Just a few years back, sunroofs were seen as a premium feature on Indian cars under Rs. 10 lakh and even under Rs. 20 lakh price bracket. Only a few cars were offered with a sunroof and that too in the top-end variant. Of late though, a lot of cars in this price range feature company equipped sunroofs and even the customers are going for them, unlike a few years back when sunroof wasn’t counted as a deciding factor.
Currently, though, numerous cars offer sunroof as an option under Rs. 10 lakh price mark but till date, no Maruti Suzuki car has come out with a factory fitted sunroof. Speaking on the same to Financial Express, CV Raman, senior executive director, Engineering, MSIL pointed out several factors due to which the Maruti Suzuki refrains from offering a sunroof in India. According to CV Raman, the reasons behind Maruti’s anti sunroof policy are as follows
1. High Ambient temperature so no use for a larger part of the year
The Maruti executive stated that India is a country where ambient temperatures go up to 50-degrees. In general, sunroof works better in regions with colder temperatures where one needs to allow more sunlight inside the cabin so as to warm up the cabin. In a country like India, with its hot climate, a sunroof does not offer much benefit to the end-user and most people in India would not use it every day.
2. Added pressure on the air-conditioning
CV Raman also stated that equipping a car with a sunroof will result in more work for the air-conditioning system. While we won’t comment upon the degree or extent of a sunroof’s effect on a car’s AC, what Mr Raman said is somewhat true. This could be attributed to the fact that the sunroof acts like another window which let’s sunlight enter the cabin directly from above and heats the cabin.
3. Safety hazard as adult/kids stick out their heads/body in a moving car
Another point that CV Raman emphasised on was that the manufacturer does not wish for kids sticking their heads out of sunroof as it is a health hazard. That’s actually pretty accurate as there have been several incidents where the people sticking their head/body out of the sunroof have suffered major casualties.
4. Adds to the service cost
Another reason for the sunroof to be missing from Maruti Suzuki cars is that it adds to the servicing cost of the vehicle. The gutters and rubber sealing having to be cleaned and checked on a regular basis during service intervals which adds to the overall service cost. Maruti cars are known for their low maintenance costs and hence the company would not want to play with that as it will hurt one of its key strong aspects.
5. Low demand
Lastly, the Maruti Suzuki executive stated that their internal clinics have suggested that only a small number of around 4-5% of their customers really want a sunroof. Hence, adding it as a feature would result in needless costs for the company with little to no benefit.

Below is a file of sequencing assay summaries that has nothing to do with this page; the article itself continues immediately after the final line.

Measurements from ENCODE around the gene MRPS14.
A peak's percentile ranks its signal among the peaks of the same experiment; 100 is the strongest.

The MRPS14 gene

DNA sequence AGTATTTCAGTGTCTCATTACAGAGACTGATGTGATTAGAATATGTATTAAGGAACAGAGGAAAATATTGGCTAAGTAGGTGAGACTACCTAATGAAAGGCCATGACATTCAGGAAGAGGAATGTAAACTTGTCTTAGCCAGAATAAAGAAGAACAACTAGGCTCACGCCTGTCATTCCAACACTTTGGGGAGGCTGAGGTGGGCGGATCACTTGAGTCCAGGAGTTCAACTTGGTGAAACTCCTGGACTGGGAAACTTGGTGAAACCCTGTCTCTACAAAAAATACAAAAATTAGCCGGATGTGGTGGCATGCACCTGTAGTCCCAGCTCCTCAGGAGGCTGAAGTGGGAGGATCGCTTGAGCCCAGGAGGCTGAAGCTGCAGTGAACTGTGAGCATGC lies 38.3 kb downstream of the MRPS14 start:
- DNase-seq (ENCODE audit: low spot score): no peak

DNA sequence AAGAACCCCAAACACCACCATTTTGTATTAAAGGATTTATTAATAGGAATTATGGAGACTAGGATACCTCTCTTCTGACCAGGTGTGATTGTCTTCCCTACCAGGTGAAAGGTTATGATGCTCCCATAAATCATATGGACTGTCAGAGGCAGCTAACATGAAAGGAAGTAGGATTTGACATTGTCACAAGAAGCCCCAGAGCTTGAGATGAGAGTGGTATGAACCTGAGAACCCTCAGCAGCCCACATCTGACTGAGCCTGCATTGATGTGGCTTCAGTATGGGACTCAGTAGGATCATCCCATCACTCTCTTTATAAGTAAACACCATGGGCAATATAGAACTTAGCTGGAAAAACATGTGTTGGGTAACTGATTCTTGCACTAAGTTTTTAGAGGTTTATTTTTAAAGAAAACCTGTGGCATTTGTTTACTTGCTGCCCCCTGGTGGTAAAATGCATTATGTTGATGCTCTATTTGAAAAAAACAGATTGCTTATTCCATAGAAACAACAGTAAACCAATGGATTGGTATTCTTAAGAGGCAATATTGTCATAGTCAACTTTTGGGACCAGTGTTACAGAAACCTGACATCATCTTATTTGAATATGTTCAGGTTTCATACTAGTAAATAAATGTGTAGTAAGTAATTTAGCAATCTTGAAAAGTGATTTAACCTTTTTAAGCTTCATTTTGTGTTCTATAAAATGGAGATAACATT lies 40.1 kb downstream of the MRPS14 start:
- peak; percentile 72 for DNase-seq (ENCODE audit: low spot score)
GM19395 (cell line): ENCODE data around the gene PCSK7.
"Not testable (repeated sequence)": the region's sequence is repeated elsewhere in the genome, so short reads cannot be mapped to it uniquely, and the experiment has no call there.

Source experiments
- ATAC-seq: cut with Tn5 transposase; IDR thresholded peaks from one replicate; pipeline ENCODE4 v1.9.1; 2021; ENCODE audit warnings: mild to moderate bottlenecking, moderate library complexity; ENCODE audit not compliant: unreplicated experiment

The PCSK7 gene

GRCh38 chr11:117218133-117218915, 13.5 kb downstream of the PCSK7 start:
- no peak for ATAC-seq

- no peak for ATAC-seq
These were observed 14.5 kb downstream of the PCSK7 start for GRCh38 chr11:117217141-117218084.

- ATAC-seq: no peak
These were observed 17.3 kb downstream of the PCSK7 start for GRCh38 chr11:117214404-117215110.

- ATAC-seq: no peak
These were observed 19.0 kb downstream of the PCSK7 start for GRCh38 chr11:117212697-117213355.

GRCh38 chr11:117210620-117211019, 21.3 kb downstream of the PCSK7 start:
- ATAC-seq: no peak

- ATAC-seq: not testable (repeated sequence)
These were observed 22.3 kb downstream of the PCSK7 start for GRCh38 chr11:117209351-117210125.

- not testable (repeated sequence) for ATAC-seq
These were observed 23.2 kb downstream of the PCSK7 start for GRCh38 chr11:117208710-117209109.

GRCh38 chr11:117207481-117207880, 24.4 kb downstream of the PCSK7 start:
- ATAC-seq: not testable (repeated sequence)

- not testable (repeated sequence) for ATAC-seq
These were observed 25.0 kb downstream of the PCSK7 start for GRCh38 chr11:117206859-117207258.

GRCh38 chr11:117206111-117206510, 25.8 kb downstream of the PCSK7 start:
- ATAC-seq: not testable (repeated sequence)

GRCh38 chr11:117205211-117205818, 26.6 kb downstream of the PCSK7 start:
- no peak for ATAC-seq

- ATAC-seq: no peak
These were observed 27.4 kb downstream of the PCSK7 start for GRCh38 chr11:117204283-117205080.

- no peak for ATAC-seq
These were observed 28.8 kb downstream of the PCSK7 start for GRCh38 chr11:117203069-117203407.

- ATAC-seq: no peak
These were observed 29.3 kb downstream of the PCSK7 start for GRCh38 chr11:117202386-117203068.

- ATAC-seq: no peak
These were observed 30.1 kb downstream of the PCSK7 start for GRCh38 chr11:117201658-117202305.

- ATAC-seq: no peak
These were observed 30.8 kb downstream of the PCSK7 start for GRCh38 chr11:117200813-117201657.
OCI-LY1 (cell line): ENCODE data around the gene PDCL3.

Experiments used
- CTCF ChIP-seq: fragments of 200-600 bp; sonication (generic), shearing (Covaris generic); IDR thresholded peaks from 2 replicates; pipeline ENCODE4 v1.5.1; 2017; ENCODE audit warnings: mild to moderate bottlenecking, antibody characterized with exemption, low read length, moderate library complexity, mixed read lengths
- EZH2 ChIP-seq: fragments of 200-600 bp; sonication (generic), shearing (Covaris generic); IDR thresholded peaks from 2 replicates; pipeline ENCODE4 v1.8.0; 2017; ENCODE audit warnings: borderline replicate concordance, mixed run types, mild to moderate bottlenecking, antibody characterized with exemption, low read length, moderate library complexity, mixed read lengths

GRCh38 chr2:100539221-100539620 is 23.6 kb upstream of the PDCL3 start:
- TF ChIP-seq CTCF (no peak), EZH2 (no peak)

Should you take the aftermarket route?
There are a number of aftermarket sunroof options available in the market which can easily make your car a sunroof equipped one. However, getting an aftermarket sunroof is something that we won’t recommend with a happy heart because doing so comes with its own complications. When a manufacturer offers a sunroof on the vehicle from the factory, they take care of all the physical factors including additional reinforcements for the rood so as to maintain the shell rigidity. Getting an aftermarket sunroof leaves your body shell vulnerable, though it is not that it would come crashing down.
However, in case of a crash or other similar condition where the roof is stressed to a certain degree, it could crumble. Another point to note here is that almost all aftermarket sunroof later develop leakage problems among other issues. Also, fitting an aftermarket sunroof on your car is illegal according to the Motor Vehicle Act since it changes the physical attributes of the car. Hence, a cop can screw you over this if he wants, though most won’t know if the car model comes with a sunroof or not.
Is safety really an issue
The main safety issues involved in cars having sunroof can be summed as follows:
- Small stones can hit people in their eyes, and there have been cases where people have actually become blind/suffered permanent minor vision loss due to this.
- There have been reports of fatalities due to kite string slitting people’s neck while they standing out of the sunroof
- In case of sudden braking, people can be thrown out if they stick out too much out of the sunroof
So you see, the safety thing is actually a big point here. However, this is mostly a human-induced problem and can easily be controlled if one does not make the aforementioned mistakes. But then, isn’t the same a case with most safety hazards where people get hurt due to their own antics?
So finally tell me, it a good feature or a bad feature to have?
Now Maruti Suzuki may have their own reasons for not offering a sunroof, but the fact is that the current day buyer simply loves having a sunroof in his car, even though if that means a bigger hole in his pocket at the time of vehicle purchase. For the same, many carmakers now offer it in their top-end variants. Yes, sunroofs may not be conducive to tropical countries like India but it’s a nice addition as the winter months will become enjoyable. Also, when the weather is pleasant, having a sunroof really helps. So if you don’t mind paying a bit extra from your pocket, it is quite a decent feature to add to your car. However, do keep in mind all the safety aspects we have listed above to avoid getting into trouble.
To let you know, Maruti Suzuki could bring sunroof as an option on the upcoming Vitara Brezza Facelift that will also get a petrol powertrain. Though not confirmed, Maruti could equip the car with a sunroof owing to the popular demand in the segment. Several other sub-4 meter SUVs like the Mahindra XUV300, Hyundai Venue and Ford Ecosport.